Versus TV will soon be a memory

Curses, it's on Versus.

That at times has been the battle cry of frustrated NHL fans who wanted to watch a game on the Versus channel, which hasn't been picked up in many places through the years no matter what name it has gone by since being launched in 1995 as Outdoor Life Network and later being known simply as OLN.

But if the grand plans now in place for Versus come to fruition, the network that has specialized in hunting and fishing shows plus the Tour de France, then the NHL, will become a major player in the cable TV sports landscape.

Next week it is to be renamed "NBC Sports Network" — a move that has been in the works since Versus' owner, telecommunications giant Comcast, bought NBC Universal early this year.

Comcast has gradually been upgrading programming on Versus, adding sports-talk and NFL-related shows, and the transition officially comes at 4 p.m. EST on Monday when it switches names in time to carry the NHL Winter Classic postgame show. Bob Costas will host the program after the Flyers-Rangers game in Philadelphia airs on NBC.

NBC Sports Network plans to continue to add programming, both live game coverage as well as ancillary shows, as the year goes on and will de-emphasize the outdoor fare in favor of sports that have more widespread interest.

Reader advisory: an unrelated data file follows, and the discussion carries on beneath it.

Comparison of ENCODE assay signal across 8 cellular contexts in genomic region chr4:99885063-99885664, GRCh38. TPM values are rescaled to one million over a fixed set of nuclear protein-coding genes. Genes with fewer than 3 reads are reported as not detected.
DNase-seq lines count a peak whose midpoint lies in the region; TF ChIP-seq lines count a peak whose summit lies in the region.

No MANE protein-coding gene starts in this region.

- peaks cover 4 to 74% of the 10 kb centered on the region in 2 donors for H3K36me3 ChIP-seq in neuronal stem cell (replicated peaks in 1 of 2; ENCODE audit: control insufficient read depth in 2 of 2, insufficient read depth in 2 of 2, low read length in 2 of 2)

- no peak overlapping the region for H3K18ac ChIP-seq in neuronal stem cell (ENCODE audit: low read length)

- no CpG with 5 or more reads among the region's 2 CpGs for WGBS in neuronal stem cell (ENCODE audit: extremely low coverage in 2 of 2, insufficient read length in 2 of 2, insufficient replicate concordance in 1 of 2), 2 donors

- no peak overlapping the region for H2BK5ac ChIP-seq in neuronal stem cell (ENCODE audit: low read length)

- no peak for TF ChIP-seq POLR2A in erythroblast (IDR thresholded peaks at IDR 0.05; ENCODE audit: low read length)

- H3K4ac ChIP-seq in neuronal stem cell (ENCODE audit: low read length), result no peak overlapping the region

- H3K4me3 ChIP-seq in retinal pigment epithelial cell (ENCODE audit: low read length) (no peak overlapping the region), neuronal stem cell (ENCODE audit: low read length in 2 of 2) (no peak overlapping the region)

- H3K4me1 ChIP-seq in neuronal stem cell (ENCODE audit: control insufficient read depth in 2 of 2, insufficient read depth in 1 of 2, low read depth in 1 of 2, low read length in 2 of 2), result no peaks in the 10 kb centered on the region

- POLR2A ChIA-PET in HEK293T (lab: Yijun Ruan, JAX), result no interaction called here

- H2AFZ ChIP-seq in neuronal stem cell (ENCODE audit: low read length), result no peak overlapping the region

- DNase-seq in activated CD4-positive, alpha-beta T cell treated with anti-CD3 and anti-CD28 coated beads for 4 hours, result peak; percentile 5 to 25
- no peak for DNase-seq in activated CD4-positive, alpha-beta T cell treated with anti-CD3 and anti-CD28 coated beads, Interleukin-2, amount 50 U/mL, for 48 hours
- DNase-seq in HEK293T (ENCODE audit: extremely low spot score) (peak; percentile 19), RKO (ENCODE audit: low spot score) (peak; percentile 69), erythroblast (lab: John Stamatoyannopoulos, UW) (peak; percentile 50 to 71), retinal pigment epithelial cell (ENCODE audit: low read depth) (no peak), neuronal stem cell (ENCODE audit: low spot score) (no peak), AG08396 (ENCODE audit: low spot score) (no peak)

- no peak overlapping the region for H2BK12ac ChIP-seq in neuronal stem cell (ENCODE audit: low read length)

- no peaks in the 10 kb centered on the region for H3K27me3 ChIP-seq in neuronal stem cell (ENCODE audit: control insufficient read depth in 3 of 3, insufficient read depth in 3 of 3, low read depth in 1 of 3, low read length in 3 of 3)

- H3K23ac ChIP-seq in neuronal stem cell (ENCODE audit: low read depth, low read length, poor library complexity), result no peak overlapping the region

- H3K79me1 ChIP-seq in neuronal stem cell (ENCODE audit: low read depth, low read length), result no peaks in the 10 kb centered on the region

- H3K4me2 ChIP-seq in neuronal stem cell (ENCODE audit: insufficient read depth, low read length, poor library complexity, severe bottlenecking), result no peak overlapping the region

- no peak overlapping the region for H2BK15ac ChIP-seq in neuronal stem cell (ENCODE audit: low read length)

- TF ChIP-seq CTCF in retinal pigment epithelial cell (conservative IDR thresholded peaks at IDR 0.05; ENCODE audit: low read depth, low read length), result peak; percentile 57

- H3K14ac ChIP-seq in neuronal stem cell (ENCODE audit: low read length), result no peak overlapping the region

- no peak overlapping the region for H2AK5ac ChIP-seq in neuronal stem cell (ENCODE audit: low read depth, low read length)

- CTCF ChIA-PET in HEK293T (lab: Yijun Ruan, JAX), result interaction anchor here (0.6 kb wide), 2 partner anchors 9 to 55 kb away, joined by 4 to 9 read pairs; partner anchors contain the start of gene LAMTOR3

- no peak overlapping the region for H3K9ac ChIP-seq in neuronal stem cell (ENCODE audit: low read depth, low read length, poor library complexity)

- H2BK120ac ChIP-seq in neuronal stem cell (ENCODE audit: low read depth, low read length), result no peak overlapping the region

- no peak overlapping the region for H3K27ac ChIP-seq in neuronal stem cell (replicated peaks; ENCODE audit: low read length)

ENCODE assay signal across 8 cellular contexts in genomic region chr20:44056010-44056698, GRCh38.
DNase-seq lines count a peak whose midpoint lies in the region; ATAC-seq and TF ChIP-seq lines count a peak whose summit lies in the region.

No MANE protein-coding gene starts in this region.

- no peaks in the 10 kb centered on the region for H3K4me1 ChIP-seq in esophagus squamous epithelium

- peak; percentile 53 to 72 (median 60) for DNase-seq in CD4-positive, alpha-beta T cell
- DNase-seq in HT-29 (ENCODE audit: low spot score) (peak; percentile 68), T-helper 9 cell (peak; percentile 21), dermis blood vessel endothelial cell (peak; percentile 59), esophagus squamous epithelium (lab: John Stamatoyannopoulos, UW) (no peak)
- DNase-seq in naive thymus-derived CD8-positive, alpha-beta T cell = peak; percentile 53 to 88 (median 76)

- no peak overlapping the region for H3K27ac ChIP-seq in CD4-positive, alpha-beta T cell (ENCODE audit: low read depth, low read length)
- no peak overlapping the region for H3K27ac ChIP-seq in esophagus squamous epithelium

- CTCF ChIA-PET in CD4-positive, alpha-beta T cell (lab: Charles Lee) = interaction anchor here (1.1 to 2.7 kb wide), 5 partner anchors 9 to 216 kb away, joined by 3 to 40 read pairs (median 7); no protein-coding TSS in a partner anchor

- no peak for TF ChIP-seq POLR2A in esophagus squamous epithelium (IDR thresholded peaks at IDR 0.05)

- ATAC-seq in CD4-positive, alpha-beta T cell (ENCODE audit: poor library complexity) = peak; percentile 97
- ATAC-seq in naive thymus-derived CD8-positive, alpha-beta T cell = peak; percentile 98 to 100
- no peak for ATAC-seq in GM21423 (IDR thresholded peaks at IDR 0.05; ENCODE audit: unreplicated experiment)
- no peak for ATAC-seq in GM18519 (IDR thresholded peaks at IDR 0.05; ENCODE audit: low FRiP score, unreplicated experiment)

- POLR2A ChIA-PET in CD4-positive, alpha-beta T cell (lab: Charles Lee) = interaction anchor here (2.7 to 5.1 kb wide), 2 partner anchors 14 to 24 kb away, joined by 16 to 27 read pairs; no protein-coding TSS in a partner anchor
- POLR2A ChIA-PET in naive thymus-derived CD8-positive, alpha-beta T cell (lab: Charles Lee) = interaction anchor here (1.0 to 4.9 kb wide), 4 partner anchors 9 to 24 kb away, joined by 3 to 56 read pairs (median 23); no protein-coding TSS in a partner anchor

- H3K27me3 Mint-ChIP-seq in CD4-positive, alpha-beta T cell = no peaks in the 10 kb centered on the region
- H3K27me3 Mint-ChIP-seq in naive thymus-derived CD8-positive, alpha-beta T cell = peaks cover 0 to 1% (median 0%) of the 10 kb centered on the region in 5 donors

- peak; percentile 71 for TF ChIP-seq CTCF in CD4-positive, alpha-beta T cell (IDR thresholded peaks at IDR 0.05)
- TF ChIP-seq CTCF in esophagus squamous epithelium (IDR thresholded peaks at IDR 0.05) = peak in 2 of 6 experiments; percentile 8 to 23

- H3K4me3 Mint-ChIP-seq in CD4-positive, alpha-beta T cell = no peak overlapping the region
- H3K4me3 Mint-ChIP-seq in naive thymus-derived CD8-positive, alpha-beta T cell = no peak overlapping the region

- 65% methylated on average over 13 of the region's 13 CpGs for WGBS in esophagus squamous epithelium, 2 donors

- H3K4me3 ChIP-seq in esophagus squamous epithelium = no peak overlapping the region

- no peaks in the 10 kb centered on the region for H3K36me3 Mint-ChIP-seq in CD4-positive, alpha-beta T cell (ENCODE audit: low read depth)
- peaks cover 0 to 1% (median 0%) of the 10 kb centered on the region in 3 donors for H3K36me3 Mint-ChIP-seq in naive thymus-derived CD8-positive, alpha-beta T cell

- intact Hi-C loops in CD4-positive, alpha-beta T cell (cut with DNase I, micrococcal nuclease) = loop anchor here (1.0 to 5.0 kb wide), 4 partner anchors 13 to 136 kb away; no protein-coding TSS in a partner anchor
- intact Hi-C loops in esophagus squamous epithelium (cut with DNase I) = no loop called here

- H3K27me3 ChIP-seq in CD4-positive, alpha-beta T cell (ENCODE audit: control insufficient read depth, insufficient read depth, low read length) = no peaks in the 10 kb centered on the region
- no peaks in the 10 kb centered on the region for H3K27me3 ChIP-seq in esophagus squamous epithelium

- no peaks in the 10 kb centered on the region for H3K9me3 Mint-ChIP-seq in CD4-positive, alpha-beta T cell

"We came to it with a real strategy and vision," Jon Miller, NBC Sports' president of programming, said in a recent interview.

He added that the plan is "to try to create a sports network that we could all be proud of but would be representative of what the NBC Sports brand has come to represent — which is high-quality production, really good story telling and a real respect for the viewer as well as the property we are in business with. We made some initial changes when we got the keys, eliminated programs we thought were off brand and off target."

Among those dropped were shows such as "Whacked Out Sports," "Sports Jobs" and the program featuring football's Terrell Owens and Chad Ochocinco. Programs that have been added, or are forthcoming, include "NBC SportsTalk," "NFL Turning Point," a sports-business show with CNBC's Darren Rovell, Major League Soccer live telecasts, the Olympics and more NFL-related shows.

"We've tried to make the network a little stickier, give people a reason to come every night to see what we have," Miller said.

An eventual centerpiece of the network will be Costas. He will conduct quarterly "Town Hall" issues-oriented programs, beginning Feb. 2 from the Super Bowl, and also do monthly "Costas Tonight" in-depth interview programs similar to what he once did on HBO.

Then this summer, Costas again will be NBC's lead Olympics host.

"He is the single brightest star in our talent stable," Miller said. "The fact he has embraced this and wants to be a big part of it is great for us. Everything he touches is done first class and to me that's such an important thing to have. His voice will be the voice of the NBC Sports Network, literally and figuratively, and that is key for us."

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